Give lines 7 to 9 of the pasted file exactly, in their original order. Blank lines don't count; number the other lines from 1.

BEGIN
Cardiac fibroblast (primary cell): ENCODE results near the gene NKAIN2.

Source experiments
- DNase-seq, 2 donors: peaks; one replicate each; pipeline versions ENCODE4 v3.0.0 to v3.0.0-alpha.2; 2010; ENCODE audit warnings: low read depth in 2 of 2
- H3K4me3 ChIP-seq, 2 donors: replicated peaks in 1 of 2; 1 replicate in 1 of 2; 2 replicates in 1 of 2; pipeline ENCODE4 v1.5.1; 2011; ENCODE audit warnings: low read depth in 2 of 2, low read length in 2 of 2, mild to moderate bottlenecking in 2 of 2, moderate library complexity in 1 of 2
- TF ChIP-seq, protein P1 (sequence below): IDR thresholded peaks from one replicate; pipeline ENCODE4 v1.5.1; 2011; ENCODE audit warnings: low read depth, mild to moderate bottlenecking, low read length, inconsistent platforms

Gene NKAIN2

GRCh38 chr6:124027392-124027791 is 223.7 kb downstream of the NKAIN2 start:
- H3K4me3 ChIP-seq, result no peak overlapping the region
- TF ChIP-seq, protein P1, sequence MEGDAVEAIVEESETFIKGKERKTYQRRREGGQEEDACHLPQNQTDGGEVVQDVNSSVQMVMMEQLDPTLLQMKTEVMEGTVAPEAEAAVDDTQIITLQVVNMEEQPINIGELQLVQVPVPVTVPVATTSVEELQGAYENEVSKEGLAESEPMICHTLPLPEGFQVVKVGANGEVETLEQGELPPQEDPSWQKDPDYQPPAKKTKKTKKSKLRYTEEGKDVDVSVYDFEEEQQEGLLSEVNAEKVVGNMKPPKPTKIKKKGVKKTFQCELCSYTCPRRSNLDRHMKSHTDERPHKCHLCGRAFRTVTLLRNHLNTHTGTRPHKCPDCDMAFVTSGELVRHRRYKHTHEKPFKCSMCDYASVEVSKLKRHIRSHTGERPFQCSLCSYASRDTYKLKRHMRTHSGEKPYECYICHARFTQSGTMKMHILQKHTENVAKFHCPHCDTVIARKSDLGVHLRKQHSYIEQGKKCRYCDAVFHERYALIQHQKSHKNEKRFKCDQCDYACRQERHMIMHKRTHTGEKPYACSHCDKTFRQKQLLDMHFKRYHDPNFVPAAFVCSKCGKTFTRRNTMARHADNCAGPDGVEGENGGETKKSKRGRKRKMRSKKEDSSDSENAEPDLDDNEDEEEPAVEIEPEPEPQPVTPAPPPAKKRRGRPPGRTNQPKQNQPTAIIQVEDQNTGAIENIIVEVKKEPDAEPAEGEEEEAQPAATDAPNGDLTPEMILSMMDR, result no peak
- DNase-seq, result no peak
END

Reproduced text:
GRCh38 chr6:124027392-124027791 is 223.7 kb downstream of the NKAIN2 start:
- H3K4me3 ChIP-seq, result no peak overlapping the region
- TF ChIP-seq, protein P1, sequence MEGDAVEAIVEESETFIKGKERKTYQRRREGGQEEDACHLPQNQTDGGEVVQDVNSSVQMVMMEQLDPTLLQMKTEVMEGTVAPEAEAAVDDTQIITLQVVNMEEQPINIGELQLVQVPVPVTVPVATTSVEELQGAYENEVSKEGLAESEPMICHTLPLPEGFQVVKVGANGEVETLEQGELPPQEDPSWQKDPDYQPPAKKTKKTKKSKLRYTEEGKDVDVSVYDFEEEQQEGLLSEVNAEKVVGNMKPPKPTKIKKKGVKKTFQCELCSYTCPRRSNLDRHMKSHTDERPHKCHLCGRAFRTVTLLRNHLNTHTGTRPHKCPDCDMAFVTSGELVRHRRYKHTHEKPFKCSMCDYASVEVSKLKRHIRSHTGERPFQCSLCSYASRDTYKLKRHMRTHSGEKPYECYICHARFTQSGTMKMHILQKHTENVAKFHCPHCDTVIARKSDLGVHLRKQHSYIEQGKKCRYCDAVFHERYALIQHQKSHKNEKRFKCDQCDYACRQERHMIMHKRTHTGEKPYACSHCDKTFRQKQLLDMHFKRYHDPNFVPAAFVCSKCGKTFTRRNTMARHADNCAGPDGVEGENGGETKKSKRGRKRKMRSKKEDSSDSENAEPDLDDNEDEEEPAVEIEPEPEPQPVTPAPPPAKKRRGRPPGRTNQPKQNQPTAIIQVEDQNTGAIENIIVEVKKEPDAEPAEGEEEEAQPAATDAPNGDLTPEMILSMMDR, result no peak